Collagen from the giant Nomura’s jellyfish, Nemopilema nomurai mesoglea was used to prepare porous collagen scaffolds. This collagen did not show any cytotoxicity and therefore resulted biocompatible with primary human fibroblasts (HFs) and endothelial cells. It showed a better cell viability compared with bovine collagen, glucan, gelatin and hyaluronic acid, while the in vivo implantation produced a similar immune response to commercial bovine-derived collagen [72]. Moreover, N. nomurai collagen was used to produce a hybrid collagen/hyaluronic acid 3D highly porous scaffold, which allowed fibroblast proliferation on its wide surface without interfering with cell viability [99].
An in vivo comparative study of jellyfish and bovine sponges as prototype medical devices reported that jellyfish collagen is able to stimulate both transcription and translation, thus enhancing immunoglobulin and cytokine production [50]. Results confirmed an immunological response of jellyfish collagen sponges, comparable to that stimulated by bovine collagen and gelatin [50].
Furthermore, R. esculentum collagen was used for growing human and rat nasal septal chondrocytes, with no cytotoxic effects and good biocompatibility, confirming the marine collagen as a suitable candidate for cartilage bioengineering [128]. Recently, R. pulmo type II collagen was used to develop a collagen-based biomaterial. The scaffold was implemented with nanoreservoirs of the growth factor TGF-β3 and human stem cells, building up a new adaptable device for articular cartilage repair [129].
The immunostimulatory effect of N. nomurai collagen stimulated the production of immunoglobulin and cytokine, not only in the specific human hybridoma cell line HB4C5, but also in the peripheral blood lymphocytes (PBL). In addition to these effects, the tumor necrosis factor (TNF)-α and the interferon (IFN)-γ levels were increased in PBL [130].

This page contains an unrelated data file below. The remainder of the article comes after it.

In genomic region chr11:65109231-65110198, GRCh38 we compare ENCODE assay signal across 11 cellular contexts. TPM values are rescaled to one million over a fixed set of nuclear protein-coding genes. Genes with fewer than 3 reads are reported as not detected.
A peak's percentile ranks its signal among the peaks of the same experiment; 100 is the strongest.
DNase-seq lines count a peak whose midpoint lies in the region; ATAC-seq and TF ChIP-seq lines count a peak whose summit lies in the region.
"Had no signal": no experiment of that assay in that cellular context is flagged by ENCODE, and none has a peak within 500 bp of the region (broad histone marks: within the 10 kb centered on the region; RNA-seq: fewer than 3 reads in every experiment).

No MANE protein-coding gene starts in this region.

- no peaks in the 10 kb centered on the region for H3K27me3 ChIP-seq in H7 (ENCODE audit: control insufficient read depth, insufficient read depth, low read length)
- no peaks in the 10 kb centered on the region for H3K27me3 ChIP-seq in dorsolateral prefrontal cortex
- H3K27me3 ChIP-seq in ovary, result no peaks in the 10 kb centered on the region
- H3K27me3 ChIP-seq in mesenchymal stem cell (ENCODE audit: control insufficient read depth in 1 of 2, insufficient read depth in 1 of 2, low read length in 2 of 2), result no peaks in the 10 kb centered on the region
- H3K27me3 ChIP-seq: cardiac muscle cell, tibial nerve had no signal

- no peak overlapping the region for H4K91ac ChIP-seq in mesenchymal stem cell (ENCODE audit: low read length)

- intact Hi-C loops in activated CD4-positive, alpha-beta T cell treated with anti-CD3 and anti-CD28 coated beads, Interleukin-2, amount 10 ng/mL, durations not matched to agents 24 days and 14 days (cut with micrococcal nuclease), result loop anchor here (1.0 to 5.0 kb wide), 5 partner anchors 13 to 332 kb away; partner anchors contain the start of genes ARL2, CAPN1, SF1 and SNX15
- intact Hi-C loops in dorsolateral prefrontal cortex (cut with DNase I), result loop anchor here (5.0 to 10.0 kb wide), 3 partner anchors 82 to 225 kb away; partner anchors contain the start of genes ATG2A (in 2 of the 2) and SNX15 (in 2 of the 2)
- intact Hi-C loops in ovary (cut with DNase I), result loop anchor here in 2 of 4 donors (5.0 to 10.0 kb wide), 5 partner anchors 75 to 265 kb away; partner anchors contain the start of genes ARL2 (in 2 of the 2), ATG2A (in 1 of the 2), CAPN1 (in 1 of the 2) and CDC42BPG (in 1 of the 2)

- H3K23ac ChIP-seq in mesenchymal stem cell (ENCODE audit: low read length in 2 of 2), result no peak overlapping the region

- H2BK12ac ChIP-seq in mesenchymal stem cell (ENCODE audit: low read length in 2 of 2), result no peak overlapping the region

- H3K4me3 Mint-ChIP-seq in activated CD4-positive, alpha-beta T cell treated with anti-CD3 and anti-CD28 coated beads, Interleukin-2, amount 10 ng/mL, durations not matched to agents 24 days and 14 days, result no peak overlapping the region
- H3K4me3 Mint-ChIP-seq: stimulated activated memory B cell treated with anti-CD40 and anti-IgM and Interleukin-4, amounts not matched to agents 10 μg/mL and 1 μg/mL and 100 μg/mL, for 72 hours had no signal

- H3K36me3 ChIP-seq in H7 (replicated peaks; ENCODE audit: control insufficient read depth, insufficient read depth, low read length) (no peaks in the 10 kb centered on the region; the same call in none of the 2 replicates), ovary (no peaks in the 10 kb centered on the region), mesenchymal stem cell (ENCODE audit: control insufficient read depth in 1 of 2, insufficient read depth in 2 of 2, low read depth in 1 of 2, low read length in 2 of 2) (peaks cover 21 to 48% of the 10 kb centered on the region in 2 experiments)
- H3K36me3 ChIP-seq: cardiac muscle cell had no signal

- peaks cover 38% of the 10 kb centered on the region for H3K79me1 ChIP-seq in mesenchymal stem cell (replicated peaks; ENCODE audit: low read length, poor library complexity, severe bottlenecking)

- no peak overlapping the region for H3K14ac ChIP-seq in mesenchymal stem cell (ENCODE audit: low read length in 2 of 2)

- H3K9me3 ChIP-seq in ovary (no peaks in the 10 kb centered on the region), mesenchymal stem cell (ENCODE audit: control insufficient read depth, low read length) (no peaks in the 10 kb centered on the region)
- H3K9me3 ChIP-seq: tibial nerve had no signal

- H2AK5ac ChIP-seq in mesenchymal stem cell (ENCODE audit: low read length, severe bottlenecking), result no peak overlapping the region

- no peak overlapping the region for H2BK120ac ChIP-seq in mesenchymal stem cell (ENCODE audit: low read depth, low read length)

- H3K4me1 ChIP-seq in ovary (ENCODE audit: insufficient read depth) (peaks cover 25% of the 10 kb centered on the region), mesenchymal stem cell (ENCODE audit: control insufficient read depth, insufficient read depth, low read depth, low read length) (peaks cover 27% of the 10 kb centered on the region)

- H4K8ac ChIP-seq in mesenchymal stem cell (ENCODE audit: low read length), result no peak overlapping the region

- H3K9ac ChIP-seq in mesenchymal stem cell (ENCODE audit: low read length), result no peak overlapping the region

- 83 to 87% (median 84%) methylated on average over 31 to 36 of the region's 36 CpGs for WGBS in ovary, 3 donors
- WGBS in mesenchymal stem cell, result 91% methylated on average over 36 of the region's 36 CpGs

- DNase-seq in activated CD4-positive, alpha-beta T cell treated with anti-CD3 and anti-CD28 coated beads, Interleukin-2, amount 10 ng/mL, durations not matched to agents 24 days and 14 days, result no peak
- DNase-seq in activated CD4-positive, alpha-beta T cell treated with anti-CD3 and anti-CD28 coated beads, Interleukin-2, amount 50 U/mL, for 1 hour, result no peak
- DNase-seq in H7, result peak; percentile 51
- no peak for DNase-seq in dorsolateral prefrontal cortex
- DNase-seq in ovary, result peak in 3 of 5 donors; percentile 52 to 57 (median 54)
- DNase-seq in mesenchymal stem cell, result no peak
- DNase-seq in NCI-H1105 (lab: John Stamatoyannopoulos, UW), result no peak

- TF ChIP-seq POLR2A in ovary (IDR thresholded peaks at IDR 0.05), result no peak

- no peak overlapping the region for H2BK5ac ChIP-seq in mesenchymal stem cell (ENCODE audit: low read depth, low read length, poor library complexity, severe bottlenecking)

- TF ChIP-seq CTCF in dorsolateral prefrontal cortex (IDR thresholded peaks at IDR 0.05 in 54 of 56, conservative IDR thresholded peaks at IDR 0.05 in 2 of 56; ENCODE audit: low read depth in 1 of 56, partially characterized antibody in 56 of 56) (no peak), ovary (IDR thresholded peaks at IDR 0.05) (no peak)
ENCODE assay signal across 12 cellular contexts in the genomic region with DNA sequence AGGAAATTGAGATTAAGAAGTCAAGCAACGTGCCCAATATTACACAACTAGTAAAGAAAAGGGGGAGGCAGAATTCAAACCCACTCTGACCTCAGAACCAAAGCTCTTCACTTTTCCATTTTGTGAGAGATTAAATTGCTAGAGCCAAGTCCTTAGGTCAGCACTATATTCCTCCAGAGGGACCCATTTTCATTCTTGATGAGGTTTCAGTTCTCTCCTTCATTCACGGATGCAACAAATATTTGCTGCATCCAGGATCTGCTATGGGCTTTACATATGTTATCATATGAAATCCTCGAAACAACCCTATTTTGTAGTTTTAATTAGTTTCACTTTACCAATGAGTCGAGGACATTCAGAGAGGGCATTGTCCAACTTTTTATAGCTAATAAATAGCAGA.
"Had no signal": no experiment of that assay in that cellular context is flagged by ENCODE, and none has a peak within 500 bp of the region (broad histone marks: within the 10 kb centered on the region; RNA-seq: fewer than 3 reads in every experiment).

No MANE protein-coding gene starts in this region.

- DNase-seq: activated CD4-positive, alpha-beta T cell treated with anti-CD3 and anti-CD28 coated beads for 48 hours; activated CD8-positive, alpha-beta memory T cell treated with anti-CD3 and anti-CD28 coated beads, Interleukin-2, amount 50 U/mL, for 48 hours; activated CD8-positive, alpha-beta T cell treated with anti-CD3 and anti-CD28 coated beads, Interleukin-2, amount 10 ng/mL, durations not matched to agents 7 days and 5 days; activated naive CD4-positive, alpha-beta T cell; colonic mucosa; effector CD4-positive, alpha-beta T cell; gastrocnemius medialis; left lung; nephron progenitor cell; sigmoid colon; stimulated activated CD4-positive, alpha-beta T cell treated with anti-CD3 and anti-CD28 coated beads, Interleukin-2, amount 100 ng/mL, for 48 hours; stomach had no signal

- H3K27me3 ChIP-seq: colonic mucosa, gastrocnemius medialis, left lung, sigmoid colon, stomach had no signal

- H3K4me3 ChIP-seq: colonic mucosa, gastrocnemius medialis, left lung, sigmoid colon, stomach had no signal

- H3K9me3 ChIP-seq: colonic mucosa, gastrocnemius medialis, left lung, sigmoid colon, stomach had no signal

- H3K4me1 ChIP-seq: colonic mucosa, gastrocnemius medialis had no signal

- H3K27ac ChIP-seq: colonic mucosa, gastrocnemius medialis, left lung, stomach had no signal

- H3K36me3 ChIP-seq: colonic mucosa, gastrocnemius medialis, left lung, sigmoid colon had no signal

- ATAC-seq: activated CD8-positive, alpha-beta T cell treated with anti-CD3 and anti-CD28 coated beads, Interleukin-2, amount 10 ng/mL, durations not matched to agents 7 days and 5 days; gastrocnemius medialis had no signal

Thrombosis and hypertension are among the main causes of cardiovascular-associated death [131,132], thus the research for new treatments still remains an active field. In this regard, R. pulmo collagen was used to fabricate an apta-sensor for the clinical detection of thrombin in the blood. The collagen was cross-linked to the designed amine thrombin aptamer using glutaraldehyde. This hybrid sensor displayed a detection limit of 6.25 nM, largely below the imposed clinical limits, suggesting interesting future implication of collagen as a promising candidate for clinical analysis of thrombin [133].
Recently, Liu et al. described four novel angiotensin-converting enzyme (ACE) inhibitory peptides purified from R. esculentum collagen hydrolysate [134]. After the jellyfish collagen peptides (JCP) oral administration, the angiotensin II concentrations in the kidney decreased, leading to a significant decrease in both systolic and diastolic blood pressure [135].
Jellyfish collagen is a source of a great number of antioxidants. Recently, it was demonstrated that peptide fractions from R. pulmo collagen were able to prevent oxidative stress in HEKa cells treated with H2O2 [136]. Moreover, collagen peptides exhibiting scavenging and antifatigue activities were identified in R. esculentum [137,138], as well as collagen hydrolysate with several activities (including superoxide anion-scavenging and melanogenesis-inhibitory activities) based on the capacity of the hydrolysate to chelate copper inhibiting the intracellular tyrosinase activity [139]. Both jellyfish collagen and its hydrolysate were found to operate as UV radiation protectors, proposing their possible utilization in skin care industries [107]. Similarly, it was demonstrated that collagen peptides from S. meleagris are an effective tyrosinase inhibitor, acting on glutathione (GSH) levels [140].

7. Other Potential Applications of Marine Collagen: Food Additives and Packaging

Other than in the biomedical and pharmaceutical fields, collagen can find wide application in the food industry, as a food additive or packaging. However, so far, there is no literature available regarding the use of marine collagen in these applications, but there are many reports available for bovine, porcine, ovine and duck feet collagen. In this section, some of these examples are reported as references for the development of novel products and applications of marine collagen.
Currently, collagen has become a necessary ingredient toward the healthy food development. The production of collagen in the body decreases with age and with an unhealthy diet. Therefore, collagen has been added to a variety of foods [2]. Collagens are usually used as food additives to improve the rheological properties and reduce the fat consumption of sausages and frankfurters. Collagens are used also to ensure the presence of adequate amount of animal nutritive fibers [141].